Friday, August 14, 2009

Why I Hate Fantasy Baseball or What's a Fan's Real Job by Jon Vafiadis

Root, root, root for the home team, if they don’t win it’s a shame. It is a shame. The most exciting time in sports is when two fierce rivals are about to go head to head and the love of your team is equal to that of your hate of the opponents. Analyzing every bit of minutia, figuring out match ups, and vehemently booing their stars; the level of electricity in the air is unparalleled in any other facet of life. Unfortunately, it’s dying off. The strong willed, maniacal fanaticism of hating the opponents, regardless of rivalry is definitely waning. The culprit is none other than fantasy baseball.

All team sports are very tribal in the sense that your devotion is formed at a young age and determined by those around you. Your team is the best and rest either stink or suck depending on acceptable slang of your generation. Tribes left home and traveled to neighboring villages in an effort to pillage and return home victorious. As a member of the tribe you should be supporting and cheering on your tribe regardless of the likelihood of victory.

The beauty of being a fan is that you are a fan for life. The years of missing the playoffs become instantly worthwhile in that solitary championship moment. All the heartbreak gets washed away with an irremovable smile that lasts through the offseason. It’s the collectivism of it all that makes it so potent, and yet fans are happy to sacrifice all of that in an effort to waste time every day at the office.

Fantasy baseball takes away the potency of a home late inning loss when the opposing hitter hits a three run shot and happens to be on your fantasy team. Instead of a profanity laced rant about how the manager doesn’t know what he’s doing and that he should have pulled the closer two batters ago because he didn’t have it tonight, you respond with, “oh well, but at least that’s going to put me over the top for RBI and home runs this week.” The game isn’t the only thing lost, the sense of team and community is lost. Baseball is a team sport and by rooting for individuals over the team we lose the fundamental crux of the game. You root for the uniform, not the name on the back.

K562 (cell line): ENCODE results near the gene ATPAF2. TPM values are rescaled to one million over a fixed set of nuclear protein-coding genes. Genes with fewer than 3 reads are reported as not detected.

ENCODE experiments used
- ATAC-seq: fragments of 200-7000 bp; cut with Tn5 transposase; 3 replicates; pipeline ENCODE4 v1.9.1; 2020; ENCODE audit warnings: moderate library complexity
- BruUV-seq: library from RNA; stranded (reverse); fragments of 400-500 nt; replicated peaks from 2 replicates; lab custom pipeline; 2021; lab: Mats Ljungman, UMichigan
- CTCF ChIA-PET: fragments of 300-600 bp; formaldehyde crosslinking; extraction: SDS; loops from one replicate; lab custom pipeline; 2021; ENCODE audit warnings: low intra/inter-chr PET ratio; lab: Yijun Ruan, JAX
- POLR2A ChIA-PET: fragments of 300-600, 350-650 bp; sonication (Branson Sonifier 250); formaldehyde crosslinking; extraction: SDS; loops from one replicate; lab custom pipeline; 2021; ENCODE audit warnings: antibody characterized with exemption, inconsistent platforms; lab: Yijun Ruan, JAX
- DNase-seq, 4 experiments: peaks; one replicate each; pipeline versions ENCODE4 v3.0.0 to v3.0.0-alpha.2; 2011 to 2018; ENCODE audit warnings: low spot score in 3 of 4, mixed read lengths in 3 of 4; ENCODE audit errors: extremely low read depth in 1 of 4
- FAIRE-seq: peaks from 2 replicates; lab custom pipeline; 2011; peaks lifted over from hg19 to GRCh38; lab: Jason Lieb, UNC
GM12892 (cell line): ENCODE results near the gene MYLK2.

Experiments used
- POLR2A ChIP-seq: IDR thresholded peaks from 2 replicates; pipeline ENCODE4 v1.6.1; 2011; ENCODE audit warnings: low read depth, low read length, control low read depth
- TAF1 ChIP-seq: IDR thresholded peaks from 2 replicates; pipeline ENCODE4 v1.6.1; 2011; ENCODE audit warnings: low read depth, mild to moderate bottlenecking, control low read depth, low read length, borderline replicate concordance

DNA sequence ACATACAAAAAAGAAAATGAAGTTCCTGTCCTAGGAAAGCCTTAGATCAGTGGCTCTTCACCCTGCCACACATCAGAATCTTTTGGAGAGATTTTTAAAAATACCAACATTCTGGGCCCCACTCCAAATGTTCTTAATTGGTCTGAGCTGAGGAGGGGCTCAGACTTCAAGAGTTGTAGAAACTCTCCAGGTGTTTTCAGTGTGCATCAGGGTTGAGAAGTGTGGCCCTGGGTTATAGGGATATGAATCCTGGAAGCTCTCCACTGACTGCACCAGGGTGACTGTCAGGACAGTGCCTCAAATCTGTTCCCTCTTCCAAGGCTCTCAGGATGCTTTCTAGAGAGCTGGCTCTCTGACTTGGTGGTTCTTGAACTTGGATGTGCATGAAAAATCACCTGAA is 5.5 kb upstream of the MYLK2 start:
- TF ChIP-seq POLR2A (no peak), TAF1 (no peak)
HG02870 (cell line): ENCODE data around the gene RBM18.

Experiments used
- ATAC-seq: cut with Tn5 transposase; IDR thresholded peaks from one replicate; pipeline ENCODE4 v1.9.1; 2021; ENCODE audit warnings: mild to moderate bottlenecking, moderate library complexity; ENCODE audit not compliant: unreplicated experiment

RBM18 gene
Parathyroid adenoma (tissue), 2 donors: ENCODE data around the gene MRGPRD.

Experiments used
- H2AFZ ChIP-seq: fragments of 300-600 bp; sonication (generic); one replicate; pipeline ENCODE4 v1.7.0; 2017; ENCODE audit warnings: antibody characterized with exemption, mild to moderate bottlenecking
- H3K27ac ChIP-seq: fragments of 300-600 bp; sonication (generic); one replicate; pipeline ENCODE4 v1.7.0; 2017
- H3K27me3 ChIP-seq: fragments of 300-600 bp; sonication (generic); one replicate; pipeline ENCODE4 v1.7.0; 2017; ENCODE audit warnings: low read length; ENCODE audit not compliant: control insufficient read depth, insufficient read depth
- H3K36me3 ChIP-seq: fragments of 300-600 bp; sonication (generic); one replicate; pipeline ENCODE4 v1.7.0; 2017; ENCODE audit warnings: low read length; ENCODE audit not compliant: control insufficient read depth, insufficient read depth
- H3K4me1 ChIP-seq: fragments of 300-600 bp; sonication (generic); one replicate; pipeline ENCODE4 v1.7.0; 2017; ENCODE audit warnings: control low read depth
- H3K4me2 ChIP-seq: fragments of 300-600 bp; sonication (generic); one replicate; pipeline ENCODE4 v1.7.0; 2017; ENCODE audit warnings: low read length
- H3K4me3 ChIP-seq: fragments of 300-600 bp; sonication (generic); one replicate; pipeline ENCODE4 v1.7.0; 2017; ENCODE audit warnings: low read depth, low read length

Inevitably at some point in your fantasy baseball career, due to the drafting process, you will end up with a star player from your most bitter of rivals. As a result you get emotionally invested in that player’s performance and the fervor you have against his team wanes ever so slightly. As the fantasy season progresses and he comes up bigger and bigger for you in weeks that you thought were lost, it wanes some more. The next thing you know it’s the end of the season and you are now you find yourself cheerfully ambivalent to your former rival thanks to the spectacular fantasy play of their stars.

At the end of the day I have to acknowledge that fantasy baseball has some beneficial side effects such as that it makes us better fans because we follow the games that we ordinarily wouldn’t or that we track stats with a Billy Beaneesque fervor. By becoming more knowledgeable fans, who are better informed, and more insightful with our sports talk radio calls we can spread that enthusiasm to kids and even convert casual fans to die hard fans. These are all great side effects but when it comes to competition it’s the passion or the heart that puts teams over the top. Similarly it’s what makes being a fan great, the irrationality of it all. There’s no need for complex analysis or detailed argument for who you root for, it’s simple really, root for your team and against all the rest. Fantasy baseball is slowly but surely destroying that and soon enough we’ll be forced to change the lyrics to “root, root, root for whoever is on my fantasy team, if they strike out it’s a shame.”

Jon Vafiadis has yet to fulfill either of his life long dreams of playing for the 1986 Mets or punching Tim McCarver in the face during a live broadcast.

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